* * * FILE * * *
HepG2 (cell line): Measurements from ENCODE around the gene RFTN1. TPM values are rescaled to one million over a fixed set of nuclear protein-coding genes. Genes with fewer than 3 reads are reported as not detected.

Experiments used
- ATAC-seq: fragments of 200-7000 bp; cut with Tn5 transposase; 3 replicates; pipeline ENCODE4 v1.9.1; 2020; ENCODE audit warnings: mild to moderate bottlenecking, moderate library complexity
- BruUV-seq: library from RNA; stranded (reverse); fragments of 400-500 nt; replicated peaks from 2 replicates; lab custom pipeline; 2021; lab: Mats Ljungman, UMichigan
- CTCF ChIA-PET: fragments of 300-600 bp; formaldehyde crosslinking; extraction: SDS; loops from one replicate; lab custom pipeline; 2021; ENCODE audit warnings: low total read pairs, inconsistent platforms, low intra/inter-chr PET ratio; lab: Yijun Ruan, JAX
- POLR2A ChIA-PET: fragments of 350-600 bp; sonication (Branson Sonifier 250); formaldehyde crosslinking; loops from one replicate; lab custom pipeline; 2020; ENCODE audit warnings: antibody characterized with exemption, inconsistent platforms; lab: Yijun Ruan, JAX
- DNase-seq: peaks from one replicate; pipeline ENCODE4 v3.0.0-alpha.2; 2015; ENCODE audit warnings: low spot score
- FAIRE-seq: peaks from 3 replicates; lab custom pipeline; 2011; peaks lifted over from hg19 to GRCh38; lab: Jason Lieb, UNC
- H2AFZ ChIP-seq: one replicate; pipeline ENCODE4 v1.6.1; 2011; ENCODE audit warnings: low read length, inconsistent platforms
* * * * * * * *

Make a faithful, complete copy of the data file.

HepG2 (cell line): Measurements from ENCODE around the gene RFTN1. TPM values are rescaled to one million over a fixed set of nuclear protein-coding genes. Genes with fewer than 3 reads are reported as not detected.

Experiments used
- ATAC-seq: fragments of 200-7000 bp; cut with Tn5 transposase; 3 replicates; pipeline ENCODE4 v1.9.1; 2020; ENCODE audit warnings: mild to moderate bottlenecking, moderate library complexity
- BruUV-seq: library from RNA; stranded (reverse); fragments of 400-500 nt; replicated peaks from 2 replicates; lab custom pipeline; 2021; lab: Mats Ljungman, UMichigan
- CTCF ChIA-PET: fragments of 300-600 bp; formaldehyde crosslinking; extraction: SDS; loops from one replicate; lab custom pipeline; 2021; ENCODE audit warnings: low total read pairs, inconsistent platforms, low intra/inter-chr PET ratio; lab: Yijun Ruan, JAX
- POLR2A ChIA-PET: fragments of 350-600 bp; sonication (Branson Sonifier 250); formaldehyde crosslinking; loops from one replicate; lab custom pipeline; 2020; ENCODE audit warnings: antibody characterized with exemption, inconsistent platforms; lab: Yijun Ruan, JAX
- DNase-seq: peaks from one replicate; pipeline ENCODE4 v3.0.0-alpha.2; 2015; ENCODE audit warnings: low spot score
- FAIRE-seq: peaks from 3 replicates; lab custom pipeline; 2011; peaks lifted over from hg19 to GRCh38; lab: Jason Lieb, UNC
- H2AFZ ChIP-seq: one replicate; pipeline ENCODE4 v1.6.1; 2011; ENCODE audit warnings: low read length, inconsistent platforms